When you have absolutely had enough of this, then add singing with very exact pitches. This takes time and a lot of patience. If you can sing on pitch with precise fingering and tonguing, then you will have made huge progress! As you become more secure you can bring back the trumpet. Don't allow the horn to rob rob you of your rhythmic instincts and progress. You will find that a lot of style is achieved merely by great rhythm.

Tuesday, May 02, 2006

Taking Out theTrash

"Wince, You're on Candid Microphone"

On campus there has been a TV crew preparing a news feature on "The Practice Habits of the Poor and Not-Yet-Famous Trumpet Players at CCM." Your last practice session was recorded secretly, the whole thing, from the first fuzzy attack until the last blasted out-of-tune high G with that kiss at the end! Can you spell E-D-I-T? Too late. All of your notes matter, even when nobody you know of is listening. Next, they will be airing the secretly recorded practice routines of the ten top trumpet players in the country with a huge cash prize! Oh, if only you had been given a heads up!!

The point is, we waste too many notes, don't value them, don't care about them, and just don't bother to listen critically. Some of us err however in listening too carefully, being too self-focused, etc. The result there isn't so good either. But for the majority, I bet we just plain don't consider that the way we practice is the way we will play even when it counts.

Why not start tomorrow with an imaginary quality-note counter recording all of your practice? It monitors in percentages the acceptable vs. the unacceptable notes. How about finishing the day in the high 90's percentile? Actually, one bad note out of ten is still not acceptable, is it?

Money motivates. Say you get $100 for every note that will sell big, and get docked $50 for every note that, well, is a dud? There is also a legato sensor that monitors and rewards all fabulously smooth phrases, but releases a shrill basketball court buzzer sound when student-like notes are emitted! (Just like when you stole that shirt from Gap, and their alarm sounded, only worse!) The whole musical world will be listening with great interest, and you don't want to be embarrassing yourself. Isn't it time to throw out the trash? No one wants to hear it.

Slicing Your Loaf of Bread

What should your playing have in common with a loaf of bread? Answer: all the notes have the same quality regardless of how thinly sliced they are. Thin slivers taste as good as thick slices because they are cut from the same loaf. Your long tone is your loaf of fresh bread, and no matter how you slice it you should still have that same great sound.

Short notes deserve to have good tone too! Make sure they get a fair hearing. Just because they are short doesn't mean they should get pinched, chewed or swallowed. "Stop the tape" on all short notes for a quality check. Sometimes right hand finger pokes can be too aggressive and interrupt your evenness and tone quality. Regardless of how gnarly the phrase, steady air must keep all notes fed. Consider the organ. Sound quality remains the same regardless of length of notes.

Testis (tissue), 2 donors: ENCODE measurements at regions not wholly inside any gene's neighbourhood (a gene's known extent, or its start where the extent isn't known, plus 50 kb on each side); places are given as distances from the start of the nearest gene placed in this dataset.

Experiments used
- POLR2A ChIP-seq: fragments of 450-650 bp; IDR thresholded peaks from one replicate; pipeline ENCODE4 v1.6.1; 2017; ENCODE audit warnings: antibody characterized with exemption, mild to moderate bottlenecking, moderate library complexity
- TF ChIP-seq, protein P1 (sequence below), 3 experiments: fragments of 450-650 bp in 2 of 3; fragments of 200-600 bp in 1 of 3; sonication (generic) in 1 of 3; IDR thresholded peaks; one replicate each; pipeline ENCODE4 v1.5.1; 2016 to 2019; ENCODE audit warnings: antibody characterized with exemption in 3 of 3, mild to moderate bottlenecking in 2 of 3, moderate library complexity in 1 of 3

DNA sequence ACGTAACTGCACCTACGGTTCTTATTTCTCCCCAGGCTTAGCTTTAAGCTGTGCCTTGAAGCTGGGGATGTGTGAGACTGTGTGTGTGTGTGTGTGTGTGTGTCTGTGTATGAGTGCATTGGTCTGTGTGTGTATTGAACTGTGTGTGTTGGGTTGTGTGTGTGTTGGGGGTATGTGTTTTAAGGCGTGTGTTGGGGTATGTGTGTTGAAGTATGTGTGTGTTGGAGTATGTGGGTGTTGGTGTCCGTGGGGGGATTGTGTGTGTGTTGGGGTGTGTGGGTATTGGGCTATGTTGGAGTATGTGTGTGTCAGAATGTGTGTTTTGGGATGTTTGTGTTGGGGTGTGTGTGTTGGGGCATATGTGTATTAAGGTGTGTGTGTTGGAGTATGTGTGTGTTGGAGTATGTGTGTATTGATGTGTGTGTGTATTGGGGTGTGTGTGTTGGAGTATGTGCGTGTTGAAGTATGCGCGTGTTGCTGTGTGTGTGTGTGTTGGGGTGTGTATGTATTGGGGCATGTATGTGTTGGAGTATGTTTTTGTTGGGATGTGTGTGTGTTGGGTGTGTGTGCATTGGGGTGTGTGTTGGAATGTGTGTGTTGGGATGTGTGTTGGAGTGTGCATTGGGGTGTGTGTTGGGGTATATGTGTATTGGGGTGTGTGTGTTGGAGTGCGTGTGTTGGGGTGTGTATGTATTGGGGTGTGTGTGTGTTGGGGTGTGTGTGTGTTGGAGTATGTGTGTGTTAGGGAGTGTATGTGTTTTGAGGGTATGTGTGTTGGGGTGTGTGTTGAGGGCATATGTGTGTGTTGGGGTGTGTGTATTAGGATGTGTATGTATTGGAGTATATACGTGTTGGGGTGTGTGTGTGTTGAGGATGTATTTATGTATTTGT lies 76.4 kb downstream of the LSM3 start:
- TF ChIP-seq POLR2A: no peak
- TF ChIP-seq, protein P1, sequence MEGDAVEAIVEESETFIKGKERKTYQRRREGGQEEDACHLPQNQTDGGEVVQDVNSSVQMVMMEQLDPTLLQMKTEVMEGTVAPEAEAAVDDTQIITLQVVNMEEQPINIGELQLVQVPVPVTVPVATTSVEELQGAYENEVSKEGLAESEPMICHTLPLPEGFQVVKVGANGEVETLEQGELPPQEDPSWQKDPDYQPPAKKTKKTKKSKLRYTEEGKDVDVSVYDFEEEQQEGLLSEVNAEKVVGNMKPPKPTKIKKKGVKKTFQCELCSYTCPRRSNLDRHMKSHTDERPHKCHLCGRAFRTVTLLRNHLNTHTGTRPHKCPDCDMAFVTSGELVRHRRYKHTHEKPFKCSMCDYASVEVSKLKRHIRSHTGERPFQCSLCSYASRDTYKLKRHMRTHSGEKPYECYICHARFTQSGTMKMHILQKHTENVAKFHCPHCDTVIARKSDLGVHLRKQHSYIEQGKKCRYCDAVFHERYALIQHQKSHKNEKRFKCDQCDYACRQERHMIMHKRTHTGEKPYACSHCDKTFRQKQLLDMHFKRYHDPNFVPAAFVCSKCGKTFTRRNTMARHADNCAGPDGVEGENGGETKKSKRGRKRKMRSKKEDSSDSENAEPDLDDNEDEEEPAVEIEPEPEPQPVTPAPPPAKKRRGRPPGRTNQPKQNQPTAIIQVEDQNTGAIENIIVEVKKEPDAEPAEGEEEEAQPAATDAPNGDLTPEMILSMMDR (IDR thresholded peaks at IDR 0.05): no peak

Smooth air flow makes for smooth musical lines. Slurring an absolutely smooth half step interval is the standard for perfect legato. Copy that as more challenging intervals come at you. The clarinet seems to be a natural at being a legato machine. Observe your clarinet colleagues playing the big solo in Pines of Rome. You might as well take a free lesson while you are sitting there.

Reckon your air to be "dumb" rather than musical. Your air stream is merely your servant directing air onto all of your notes. Don't be doing hiccups with your air stream just because the music is nasty angular. You can be a jerk all you please, but don't do that to your neck, jaw, lips, shoulders and especially your playing! May all of your notes be swheat.

Monday, May 01, 2006

The tip of the brush

Great players never fail to impress by their finesse in the softest dynamics! Perhaps better known for their power surges, bolts of pizazz and shear volume, great players also can be relied upon to execute very delicate entrances and exits, the polished skill that marks them the cream of the crop.

One expects the fireworks and the overwhelming beauty of sound, but one usually forgets that every bit as necessary is the ability to drop a note skillfully into its place at the right time, at the right volume and in any register. Oh that agile, poised air column under the artist's perfect control, always on call and ready to serve the meticulous demands of the music!

Every great orchestra employs these athletes. For the best soloists, this subtle control is a given. But how easily is this art avoided and neglected in daily practice! For some reason this work is not fun, seems boring and unimportant. It is like the surgeon who loves heart surgery, but hates to practice perfect incisions. Once on the job however, this accuracy becomes the bread and butter of daily existence for both the surgeon and the musician.

How about the practicing of quiet, clean entrances of all kinds in all registers with the goal of 100% dependability? Be a perfect-note machine as well as the expressive artist. Use not only the broad stroke of the brush but also the fine tip for beautiful details!